American Medical Association Supports Cord Blood Donation
The American Medical Association this week at a meeting in Hawaii voted to adopt ethical guidelines to encourage pregnant women to donate the umbilical cord blood of their infants to public cord blood banks, the AP/Los Angeles Times reports.
According to the AP/Times, the stem cells in cord blood are the "same stem cells that make up the bone marrow transplants that help many people survive certain cancers and other diseases," but "cord blood is more easily transplanted into unrelated people and can be thawed at a moment's notice."
Under the guidelines, AMA recommends that physicians seek approval from pregnant women to donate the umbilical cord blood of their infants before labor and disclose any relationships the doctors have with cord blood banks. Physicians also should not accept payments for referrals to cord blood banks, according to the guidelines.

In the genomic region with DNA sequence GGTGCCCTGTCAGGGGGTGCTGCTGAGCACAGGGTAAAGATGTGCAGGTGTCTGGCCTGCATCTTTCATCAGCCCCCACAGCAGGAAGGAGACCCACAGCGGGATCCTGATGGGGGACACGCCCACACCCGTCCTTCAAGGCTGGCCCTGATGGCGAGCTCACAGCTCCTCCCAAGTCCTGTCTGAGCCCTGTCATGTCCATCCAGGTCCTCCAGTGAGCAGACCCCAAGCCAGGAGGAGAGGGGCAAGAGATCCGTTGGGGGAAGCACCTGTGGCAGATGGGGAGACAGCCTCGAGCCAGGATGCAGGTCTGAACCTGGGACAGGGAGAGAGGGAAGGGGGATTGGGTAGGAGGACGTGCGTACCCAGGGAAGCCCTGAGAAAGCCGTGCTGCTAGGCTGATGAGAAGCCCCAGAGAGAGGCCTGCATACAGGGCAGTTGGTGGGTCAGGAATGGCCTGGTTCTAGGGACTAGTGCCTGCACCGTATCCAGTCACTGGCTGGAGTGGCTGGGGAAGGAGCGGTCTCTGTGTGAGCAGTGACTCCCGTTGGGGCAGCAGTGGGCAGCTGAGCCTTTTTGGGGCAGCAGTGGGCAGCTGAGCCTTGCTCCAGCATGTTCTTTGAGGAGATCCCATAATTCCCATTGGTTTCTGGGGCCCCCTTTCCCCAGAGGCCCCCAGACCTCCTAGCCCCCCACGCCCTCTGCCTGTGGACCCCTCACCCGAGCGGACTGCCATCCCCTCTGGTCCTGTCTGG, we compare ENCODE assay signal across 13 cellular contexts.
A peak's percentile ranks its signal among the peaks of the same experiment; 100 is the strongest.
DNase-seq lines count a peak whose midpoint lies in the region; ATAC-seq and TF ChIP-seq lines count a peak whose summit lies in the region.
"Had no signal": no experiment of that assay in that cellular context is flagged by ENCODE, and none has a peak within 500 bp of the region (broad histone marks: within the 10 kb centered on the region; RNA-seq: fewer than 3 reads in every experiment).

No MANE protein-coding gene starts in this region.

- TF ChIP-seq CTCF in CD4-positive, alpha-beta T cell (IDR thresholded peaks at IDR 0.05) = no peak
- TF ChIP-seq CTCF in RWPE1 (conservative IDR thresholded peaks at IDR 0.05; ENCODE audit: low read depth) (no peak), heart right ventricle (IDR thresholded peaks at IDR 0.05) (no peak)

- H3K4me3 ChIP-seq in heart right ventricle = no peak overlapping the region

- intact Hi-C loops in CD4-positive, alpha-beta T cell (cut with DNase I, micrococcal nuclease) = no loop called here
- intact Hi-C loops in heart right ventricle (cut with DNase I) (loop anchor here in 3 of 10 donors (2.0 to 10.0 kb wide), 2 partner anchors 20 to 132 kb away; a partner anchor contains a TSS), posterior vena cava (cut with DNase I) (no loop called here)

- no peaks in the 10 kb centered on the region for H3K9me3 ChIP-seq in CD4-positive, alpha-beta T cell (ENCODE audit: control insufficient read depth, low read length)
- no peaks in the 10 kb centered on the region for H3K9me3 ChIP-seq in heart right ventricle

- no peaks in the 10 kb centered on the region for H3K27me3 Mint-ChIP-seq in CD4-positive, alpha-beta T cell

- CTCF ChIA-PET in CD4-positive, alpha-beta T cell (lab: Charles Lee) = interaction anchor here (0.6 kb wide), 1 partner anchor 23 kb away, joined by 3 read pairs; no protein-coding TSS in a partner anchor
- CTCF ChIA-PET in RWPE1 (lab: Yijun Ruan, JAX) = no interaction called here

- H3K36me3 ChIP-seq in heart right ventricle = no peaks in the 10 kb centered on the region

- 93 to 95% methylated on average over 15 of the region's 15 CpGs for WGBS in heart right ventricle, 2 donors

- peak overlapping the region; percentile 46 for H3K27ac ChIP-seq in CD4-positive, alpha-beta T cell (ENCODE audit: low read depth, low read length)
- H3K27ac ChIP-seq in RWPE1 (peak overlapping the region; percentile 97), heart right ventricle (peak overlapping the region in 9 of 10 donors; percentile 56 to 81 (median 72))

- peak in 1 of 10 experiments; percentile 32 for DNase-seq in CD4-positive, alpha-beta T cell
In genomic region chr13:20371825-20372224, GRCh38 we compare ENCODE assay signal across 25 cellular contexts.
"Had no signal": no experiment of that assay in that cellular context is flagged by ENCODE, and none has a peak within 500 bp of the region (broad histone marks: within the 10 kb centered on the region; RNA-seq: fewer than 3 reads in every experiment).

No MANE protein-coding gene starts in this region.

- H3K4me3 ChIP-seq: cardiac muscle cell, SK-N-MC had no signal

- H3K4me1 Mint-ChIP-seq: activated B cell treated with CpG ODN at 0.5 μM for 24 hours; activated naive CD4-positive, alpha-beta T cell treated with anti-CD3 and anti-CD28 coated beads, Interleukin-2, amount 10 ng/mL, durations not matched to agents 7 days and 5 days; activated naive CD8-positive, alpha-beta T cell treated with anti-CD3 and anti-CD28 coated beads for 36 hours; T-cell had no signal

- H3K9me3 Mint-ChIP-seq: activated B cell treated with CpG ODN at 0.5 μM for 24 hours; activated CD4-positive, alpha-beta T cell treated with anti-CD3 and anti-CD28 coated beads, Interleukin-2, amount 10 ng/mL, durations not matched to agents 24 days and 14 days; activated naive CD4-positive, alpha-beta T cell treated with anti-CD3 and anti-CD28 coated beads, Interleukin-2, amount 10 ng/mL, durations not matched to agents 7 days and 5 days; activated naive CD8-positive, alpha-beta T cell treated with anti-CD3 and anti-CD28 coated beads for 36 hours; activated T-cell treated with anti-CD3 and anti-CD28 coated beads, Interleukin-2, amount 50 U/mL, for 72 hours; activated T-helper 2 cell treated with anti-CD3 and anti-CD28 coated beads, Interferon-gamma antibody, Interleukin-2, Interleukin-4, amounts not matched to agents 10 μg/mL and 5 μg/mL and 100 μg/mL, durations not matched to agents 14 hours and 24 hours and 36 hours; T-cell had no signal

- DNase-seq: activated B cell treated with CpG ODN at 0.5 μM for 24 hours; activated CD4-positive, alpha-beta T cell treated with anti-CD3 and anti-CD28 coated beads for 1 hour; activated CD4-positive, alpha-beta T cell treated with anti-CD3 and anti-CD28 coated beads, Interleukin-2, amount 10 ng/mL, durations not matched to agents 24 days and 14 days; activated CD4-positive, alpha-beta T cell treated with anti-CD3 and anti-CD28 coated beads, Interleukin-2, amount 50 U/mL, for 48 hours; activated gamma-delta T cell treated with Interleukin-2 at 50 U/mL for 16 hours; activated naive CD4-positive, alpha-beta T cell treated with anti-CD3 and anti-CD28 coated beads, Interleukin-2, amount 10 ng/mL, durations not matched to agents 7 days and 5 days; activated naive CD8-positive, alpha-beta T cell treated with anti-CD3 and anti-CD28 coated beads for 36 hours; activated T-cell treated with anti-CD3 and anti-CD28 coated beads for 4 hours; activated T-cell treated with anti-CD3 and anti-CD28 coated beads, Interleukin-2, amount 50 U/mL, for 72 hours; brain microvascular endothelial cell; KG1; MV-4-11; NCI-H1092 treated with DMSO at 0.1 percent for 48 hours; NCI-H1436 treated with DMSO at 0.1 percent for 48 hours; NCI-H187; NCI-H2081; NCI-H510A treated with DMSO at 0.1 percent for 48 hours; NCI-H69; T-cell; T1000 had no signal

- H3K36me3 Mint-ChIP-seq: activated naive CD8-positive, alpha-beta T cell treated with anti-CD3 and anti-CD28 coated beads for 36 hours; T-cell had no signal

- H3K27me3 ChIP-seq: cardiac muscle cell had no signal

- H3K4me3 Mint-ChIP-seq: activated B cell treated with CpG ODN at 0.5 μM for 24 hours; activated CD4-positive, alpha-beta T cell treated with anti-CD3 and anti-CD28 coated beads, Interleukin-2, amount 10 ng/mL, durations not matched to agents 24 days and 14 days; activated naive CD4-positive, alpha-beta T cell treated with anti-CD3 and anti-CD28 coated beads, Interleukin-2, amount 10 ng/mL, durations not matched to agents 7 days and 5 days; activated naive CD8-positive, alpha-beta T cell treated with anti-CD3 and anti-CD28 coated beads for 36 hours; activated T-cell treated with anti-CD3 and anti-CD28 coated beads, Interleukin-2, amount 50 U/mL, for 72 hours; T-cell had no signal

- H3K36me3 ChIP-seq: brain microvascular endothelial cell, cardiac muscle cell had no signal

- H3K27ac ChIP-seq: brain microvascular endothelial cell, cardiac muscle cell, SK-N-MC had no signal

AMA board member William Dolan in a statement said, "Umbilical cord blood stem cells are useful for some therapeutic purposes and as a potential source of stem cells," adding, "Physicians should be prepared to discuss cord blood banking options with their patients during pregnancy."
Separately, AMA voted to adopt a policy that supports routine HIV tests for adults. AMA board member Ardis Hoven in a statement said, "AMA's new policy calls on physicians to routinely test consenting adult patients for HIV" (AP/Los Angeles Times, 11/14).